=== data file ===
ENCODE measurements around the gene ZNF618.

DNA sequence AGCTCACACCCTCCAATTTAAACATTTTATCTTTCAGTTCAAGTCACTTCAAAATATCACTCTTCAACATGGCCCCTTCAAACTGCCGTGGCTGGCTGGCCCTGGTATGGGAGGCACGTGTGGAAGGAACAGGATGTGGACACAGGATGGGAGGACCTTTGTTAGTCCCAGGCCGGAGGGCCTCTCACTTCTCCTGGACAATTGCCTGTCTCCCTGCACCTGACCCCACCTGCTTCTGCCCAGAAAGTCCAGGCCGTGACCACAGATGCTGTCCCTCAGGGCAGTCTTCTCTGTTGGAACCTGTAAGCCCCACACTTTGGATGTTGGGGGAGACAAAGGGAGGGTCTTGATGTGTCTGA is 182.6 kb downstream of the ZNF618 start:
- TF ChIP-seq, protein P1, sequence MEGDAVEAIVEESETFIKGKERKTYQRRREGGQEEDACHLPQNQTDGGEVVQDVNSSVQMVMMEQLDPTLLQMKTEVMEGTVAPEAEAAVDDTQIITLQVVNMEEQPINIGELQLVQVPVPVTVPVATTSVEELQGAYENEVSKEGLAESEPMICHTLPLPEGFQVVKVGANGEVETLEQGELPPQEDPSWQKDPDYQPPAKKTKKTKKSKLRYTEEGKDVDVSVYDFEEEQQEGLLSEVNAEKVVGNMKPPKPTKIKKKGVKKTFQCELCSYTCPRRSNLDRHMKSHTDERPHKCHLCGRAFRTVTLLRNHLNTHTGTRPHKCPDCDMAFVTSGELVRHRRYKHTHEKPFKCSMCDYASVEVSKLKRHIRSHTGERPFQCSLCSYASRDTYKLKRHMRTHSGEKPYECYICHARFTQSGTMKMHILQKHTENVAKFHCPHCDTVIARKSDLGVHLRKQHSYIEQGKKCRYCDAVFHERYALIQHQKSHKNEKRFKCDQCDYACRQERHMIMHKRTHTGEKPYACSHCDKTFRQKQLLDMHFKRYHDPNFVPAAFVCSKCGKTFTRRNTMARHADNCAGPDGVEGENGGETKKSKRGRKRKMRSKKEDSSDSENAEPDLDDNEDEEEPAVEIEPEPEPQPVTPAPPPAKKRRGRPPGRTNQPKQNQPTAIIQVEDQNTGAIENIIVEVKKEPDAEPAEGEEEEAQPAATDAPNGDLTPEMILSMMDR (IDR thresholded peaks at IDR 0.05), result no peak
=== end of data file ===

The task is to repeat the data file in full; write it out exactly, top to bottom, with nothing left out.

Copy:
ENCODE measurements around the gene ZNF618.

DNA sequence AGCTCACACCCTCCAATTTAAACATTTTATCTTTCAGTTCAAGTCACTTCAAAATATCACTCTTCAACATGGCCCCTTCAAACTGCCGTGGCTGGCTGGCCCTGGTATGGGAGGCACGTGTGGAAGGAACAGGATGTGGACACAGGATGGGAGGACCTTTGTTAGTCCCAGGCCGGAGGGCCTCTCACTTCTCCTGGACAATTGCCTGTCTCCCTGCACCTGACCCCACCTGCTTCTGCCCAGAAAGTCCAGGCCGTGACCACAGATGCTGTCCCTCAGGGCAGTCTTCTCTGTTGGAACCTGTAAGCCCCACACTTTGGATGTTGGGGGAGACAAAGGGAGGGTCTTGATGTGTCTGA is 182.6 kb downstream of the ZNF618 start:
- TF ChIP-seq, protein P1, sequence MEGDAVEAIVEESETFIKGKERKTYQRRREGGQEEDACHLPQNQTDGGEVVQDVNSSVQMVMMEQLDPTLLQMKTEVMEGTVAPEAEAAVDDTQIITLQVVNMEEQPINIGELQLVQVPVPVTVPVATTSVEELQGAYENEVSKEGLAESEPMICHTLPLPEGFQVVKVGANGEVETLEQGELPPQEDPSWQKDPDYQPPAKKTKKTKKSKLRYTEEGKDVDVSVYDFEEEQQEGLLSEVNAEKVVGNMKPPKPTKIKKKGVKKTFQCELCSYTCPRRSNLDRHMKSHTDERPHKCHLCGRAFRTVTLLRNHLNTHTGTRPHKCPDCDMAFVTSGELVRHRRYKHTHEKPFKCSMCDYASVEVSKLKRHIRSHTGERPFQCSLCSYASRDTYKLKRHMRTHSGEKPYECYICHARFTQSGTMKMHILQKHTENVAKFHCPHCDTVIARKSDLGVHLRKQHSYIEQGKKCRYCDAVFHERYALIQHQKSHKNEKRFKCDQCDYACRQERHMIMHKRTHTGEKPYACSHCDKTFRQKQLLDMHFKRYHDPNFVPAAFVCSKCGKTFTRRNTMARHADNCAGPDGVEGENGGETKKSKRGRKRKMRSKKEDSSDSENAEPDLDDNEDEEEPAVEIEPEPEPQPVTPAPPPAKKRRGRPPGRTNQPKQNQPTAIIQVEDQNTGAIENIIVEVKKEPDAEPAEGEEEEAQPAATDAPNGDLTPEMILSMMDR (IDR thresholded peaks at IDR 0.05), result no peak